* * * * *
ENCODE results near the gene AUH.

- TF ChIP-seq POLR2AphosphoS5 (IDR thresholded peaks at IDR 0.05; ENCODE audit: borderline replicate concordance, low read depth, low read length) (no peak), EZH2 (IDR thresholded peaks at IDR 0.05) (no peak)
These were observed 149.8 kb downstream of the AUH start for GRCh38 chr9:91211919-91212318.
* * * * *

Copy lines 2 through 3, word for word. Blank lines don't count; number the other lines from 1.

- TF ChIP-seq POLR2AphosphoS5 (IDR thresholded peaks at IDR 0.05; ENCODE audit: borderline replicate concordance, low read depth, low read length) (no peak), EZH2 (IDR thresholded peaks at IDR 0.05) (no peak)
These were observed 149.8 kb downstream of the AUH start for GRCh38 chr9:91211919-91212318.